Josh Thomas (comedian)

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Josh Thomas
Josh Thomas (8182087781).jpg
Thomas in 2012
Birth nameJoshua Michael Thomas
Born (1987-05-26) 26 May 1987 (age 31)
Blackwater, Queensland
MediumStand-up, television, radio
Years active2005–present

Joshua Michael Thomas (born 26 May 1987) is an Australian comedian, actor and writer living in Melbourne. In 2005, he won the Melbourne International Comedy Festival's Raw Comedy Competition.[1] He has since appeared on television numerous times, including as a regular and Generation Y team captain on Network Ten's Talkin' 'Bout Your Generation.[2] In 2013, Thomas created the award-winning ABC2 and Pivot television series Please Like Me, which he also co-wrote and starred in.[3]

Early life[edit]

Thomas was born in Blackwater, Queensland.[4] He lived in Chapel Hill and Westlake in Brisbane's western suburbs and attended Kenmore State High School, graduating in 2004. He studied for a Bachelor of Creative Industries, majoring in Television at the Queensland University of Technology, but dropped out after one year.[citation needed]


In 2005 he won the Melbourne International Comedy Festival's RAW Comedy Award. He made the finals of So You Think You're Funny at the Edinburgh Festival Fringe. The following year, he was selected to perform in The Comedy Zone, a showcase of Australia's most promising up-and-coming comedians presented by the Melbourne International Comedy Festival.[5]

In 2007, Thomas' first solo show, "Please Like Me" debuted at the Melbourne International Comedy Festival, where it received the Melbourne Airport Award for Best Newcomer.[6] His live shows have toured both nationally and internationally, appearing in both Edinburgh and Montreal's comedy festivals.[7] In 2010, Thomas toured his coming-out themed stand-up show "Surprise", taking it to the Adelaide Fringe, Brisbane Comedy Festival and Melbourne International Comedy Festival.[8]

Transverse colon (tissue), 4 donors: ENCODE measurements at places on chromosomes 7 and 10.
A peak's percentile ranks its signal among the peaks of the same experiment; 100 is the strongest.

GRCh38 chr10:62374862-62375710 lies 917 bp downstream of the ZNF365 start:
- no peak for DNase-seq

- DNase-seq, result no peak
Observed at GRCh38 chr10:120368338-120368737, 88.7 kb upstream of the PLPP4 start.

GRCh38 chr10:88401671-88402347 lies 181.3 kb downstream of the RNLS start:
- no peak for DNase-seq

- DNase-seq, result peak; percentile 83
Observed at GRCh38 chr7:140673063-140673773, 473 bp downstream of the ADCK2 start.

2011 saw him touring Everything Ever at the Melbourne Comedy Festival, among other locations.[9]


Thomas has a podcast called Josh Thomas and Friend, available from iTunes, which features Thomas and his comedian friends Mel Buttle and Tom Ward. In November 2009 a second series of the podcast was released on iTunes, and the first series was deleted. The third series was released in 2011, and the second series was deleted as well.[citation needed]


Thomas has also written articles for popular teen girls' magazine Girlfriend.[10] He had an opinion piece published in The Age newspaper in 2010.[11]


Thomas has made guest appearances on the Australian television shows The Sideshow, Stand Up Australia, Ready Steady Cook, Good News Week, Rove Live, Celebrity Splash, The Project and Hughesy, We Have a Problem.[10]

In 2009, Thomas became a regular and Generation Y team captain on Network Ten's Talkin' 'Bout Your Generation.[10] He also competed in Celebrity MasterChef Australia, but lost in the first heat to Kirk Pengilly of INXS.[12]

In March 2011, Thomas hosted the 2011 Melbourne International Comedy Festival Gala event, which is held annually in support of Oxfam.[13]